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Love to wear designer perfumes? Well, Your perfumes may pollute environment!

Samples collected during conditions of low tide showed concentrations comparable to those of untreated waste water, the study revealed

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These Essential bottles can be harmful. Image Source: Wikimedia Commons.
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VENICE: Sept 07, 2016: Love to wear designer perfumes? Be careful, as certain molecules produced in these man-made fragrances act as potential contaminants of the environment, and may also impact our ecosystem, in the long run, said a study conducted in the canals of Venice, also known as the city without sewers.

Investigating the canals of Venice, the researchers looked for traces of molecules referred to as “perfumes” in the ingredients of products such as soaps, detergents, shampoos and many other personal hygiene products that we use daily.

The findings showed traces of “scented” molecules, including those more distant from inhabited areas, though concentrations were up to 500 times higher in the inner city canals.

Samples collected during conditions of low tide showed concentrations comparable to those of untreated waste water, the study revealed.

“The study confirms that fragrances are released continuously into the canals of Venice, both during high and low tide and in the historic centre and the lagoon,” said Marco Vecchiato, post-doctoral student at the Ca’ Foscari University of Venice in Italy.

One of the most frequently found compounds in the waters of the lagoon was benzyl salicylate — a chemical compound used in cosmetics as a fragrance additive or UV light absorbed and also known to cause dermal irritation.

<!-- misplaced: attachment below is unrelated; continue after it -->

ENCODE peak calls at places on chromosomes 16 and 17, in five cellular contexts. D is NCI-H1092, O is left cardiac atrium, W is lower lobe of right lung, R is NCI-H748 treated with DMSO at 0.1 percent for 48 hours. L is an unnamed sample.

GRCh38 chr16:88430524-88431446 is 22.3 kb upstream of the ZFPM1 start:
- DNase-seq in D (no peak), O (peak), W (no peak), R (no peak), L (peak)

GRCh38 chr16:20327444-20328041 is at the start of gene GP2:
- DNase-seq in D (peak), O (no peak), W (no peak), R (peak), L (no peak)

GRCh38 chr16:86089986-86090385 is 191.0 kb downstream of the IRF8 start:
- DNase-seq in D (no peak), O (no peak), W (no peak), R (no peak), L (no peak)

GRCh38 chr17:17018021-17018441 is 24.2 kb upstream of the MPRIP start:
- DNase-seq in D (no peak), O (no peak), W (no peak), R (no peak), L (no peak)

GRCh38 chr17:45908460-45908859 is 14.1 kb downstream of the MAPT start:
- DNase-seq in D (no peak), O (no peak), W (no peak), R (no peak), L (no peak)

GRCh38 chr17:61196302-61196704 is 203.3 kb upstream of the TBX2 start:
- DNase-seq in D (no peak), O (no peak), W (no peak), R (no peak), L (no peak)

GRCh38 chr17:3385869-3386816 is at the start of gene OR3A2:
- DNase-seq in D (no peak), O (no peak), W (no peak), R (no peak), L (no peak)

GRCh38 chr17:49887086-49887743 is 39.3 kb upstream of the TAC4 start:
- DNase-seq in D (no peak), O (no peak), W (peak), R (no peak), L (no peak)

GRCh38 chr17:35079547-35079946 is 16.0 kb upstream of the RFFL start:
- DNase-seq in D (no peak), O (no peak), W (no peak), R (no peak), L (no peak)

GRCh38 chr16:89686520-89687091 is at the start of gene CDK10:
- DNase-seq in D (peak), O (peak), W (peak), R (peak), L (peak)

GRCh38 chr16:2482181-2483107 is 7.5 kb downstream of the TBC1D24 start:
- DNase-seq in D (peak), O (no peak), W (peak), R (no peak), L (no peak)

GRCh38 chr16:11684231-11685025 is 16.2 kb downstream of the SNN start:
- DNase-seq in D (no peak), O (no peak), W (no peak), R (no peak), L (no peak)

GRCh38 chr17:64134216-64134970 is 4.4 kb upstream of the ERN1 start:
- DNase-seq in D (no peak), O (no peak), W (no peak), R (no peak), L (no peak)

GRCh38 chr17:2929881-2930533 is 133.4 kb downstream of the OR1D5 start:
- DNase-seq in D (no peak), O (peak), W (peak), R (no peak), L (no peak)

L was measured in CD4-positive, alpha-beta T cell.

Thus, venice’s existing system of treating wastewater through biological tanks which then flows directly into the canals, seems an insufficient method of lowering the concentration of these molecules, the study said.

However, according to the data, the concentrations seem to be below the threshold for acute toxicity to marine organisms.

“But, we do not know the consequences of prolonged exposure to low doses of these substances,” Vecchiato said.

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For the study, the scientists repeatedly collected water samples from 22 places between the inner canals in the historic centre of Venice, the island of Burano and at two points in the far-north lagoon, between April and December 2015.

They were looking for the presence of 17 fragrances among the most used and chemically stable, between the thousands available to the cosmetics industry.

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The results were published in the journal “Science of the total environment”. (IANS)

 

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  • Antara

    Our colossal usage of chemically developed “perfumed” products should be kept in check! Ecosystem shouldn’t suffer for human luxury!

  • Enakshi Roy Chowdhury

    The use of these chemically developed perfumes should be reduced.. or rather stopped.. we have to keep things balanced in the ecosystem, and if this is affecting we should stop

  • Anubhuti Gupta

    Most people don’t know about the effects that these perfumes have on environment. Very enlightening